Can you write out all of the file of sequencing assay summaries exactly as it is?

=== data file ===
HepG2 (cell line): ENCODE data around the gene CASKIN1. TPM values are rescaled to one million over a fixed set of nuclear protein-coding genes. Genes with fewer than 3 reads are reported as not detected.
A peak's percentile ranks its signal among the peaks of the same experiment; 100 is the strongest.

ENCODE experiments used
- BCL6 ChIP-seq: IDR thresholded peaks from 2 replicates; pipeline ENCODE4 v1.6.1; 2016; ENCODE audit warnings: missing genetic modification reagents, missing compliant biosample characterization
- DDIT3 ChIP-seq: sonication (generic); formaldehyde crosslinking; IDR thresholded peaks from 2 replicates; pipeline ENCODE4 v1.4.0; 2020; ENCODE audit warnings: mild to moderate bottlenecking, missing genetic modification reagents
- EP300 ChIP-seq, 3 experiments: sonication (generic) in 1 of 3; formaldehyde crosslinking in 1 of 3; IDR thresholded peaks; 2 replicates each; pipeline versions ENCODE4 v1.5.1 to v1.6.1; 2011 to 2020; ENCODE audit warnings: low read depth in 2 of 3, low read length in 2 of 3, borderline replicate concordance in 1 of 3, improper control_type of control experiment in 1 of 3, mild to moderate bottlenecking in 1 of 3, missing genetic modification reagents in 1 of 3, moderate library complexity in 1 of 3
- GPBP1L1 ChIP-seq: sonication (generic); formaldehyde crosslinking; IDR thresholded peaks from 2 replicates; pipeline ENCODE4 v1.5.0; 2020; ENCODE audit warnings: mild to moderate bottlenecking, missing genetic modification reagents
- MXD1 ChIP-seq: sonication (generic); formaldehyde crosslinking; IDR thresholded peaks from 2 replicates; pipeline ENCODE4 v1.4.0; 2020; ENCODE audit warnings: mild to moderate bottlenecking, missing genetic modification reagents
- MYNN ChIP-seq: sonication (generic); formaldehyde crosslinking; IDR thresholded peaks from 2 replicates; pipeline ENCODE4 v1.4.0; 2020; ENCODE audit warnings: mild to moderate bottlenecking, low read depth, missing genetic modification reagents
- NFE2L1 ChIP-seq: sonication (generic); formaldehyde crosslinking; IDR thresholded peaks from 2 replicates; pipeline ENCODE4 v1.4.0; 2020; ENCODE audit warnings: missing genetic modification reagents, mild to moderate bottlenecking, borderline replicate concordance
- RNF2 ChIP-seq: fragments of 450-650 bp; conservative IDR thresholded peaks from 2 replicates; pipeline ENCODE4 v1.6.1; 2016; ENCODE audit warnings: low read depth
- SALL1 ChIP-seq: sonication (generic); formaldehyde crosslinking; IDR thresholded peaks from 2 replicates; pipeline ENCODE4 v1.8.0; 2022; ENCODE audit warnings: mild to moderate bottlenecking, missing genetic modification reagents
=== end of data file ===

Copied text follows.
HepG2 (cell line): ENCODE data around the gene CASKIN1. TPM values are rescaled to one million over a fixed set of nuclear protein-coding genes. Genes with fewer than 3 reads are reported as not detected.
A peak's percentile ranks its signal among the peaks of the same experiment; 100 is the strongest.

ENCODE experiments used
- BCL6 ChIP-seq: IDR thresholded peaks from 2 replicates; pipeline ENCODE4 v1.6.1; 2016; ENCODE audit warnings: missing genetic modification reagents, missing compliant biosample characterization
- DDIT3 ChIP-seq: sonication (generic); formaldehyde crosslinking; IDR thresholded peaks from 2 replicates; pipeline ENCODE4 v1.4.0; 2020; ENCODE audit warnings: mild to moderate bottlenecking, missing genetic modification reagents
- EP300 ChIP-seq, 3 experiments: sonication (generic) in 1 of 3; formaldehyde crosslinking in 1 of 3; IDR thresholded peaks; 2 replicates each; pipeline versions ENCODE4 v1.5.1 to v1.6.1; 2011 to 2020; ENCODE audit warnings: low read depth in 2 of 3, low read length in 2 of 3, borderline replicate concordance in 1 of 3, improper control_type of control experiment in 1 of 3, mild to moderate bottlenecking in 1 of 3, missing genetic modification reagents in 1 of 3, moderate library complexity in 1 of 3
- GPBP1L1 ChIP-seq: sonication (generic); formaldehyde crosslinking; IDR thresholded peaks from 2 replicates; pipeline ENCODE4 v1.5.0; 2020; ENCODE audit warnings: mild to moderate bottlenecking, missing genetic modification reagents
- MXD1 ChIP-seq: sonication (generic); formaldehyde crosslinking; IDR thresholded peaks from 2 replicates; pipeline ENCODE4 v1.4.0; 2020; ENCODE audit warnings: mild to moderate bottlenecking, missing genetic modification reagents
- MYNN ChIP-seq: sonication (generic); formaldehyde crosslinking; IDR thresholded peaks from 2 replicates; pipeline ENCODE4 v1.4.0; 2020; ENCODE audit warnings: mild to moderate bottlenecking, low read depth, missing genetic modification reagents
- NFE2L1 ChIP-seq: sonication (generic); formaldehyde crosslinking; IDR thresholded peaks from 2 replicates; pipeline ENCODE4 v1.4.0; 2020; ENCODE audit warnings: missing genetic modification reagents, mild to moderate bottlenecking, borderline replicate concordance
- RNF2 ChIP-seq: fragments of 450-650 bp; conservative IDR thresholded peaks from 2 replicates; pipeline ENCODE4 v1.6.1; 2016; ENCODE audit warnings: low read depth
- SALL1 ChIP-seq: sonication (generic); formaldehyde crosslinking; IDR thresholded peaks from 2 replicates; pipeline ENCODE4 v1.8.0; 2022; ENCODE audit warnings: mild to moderate bottlenecking, missing genetic modification reagents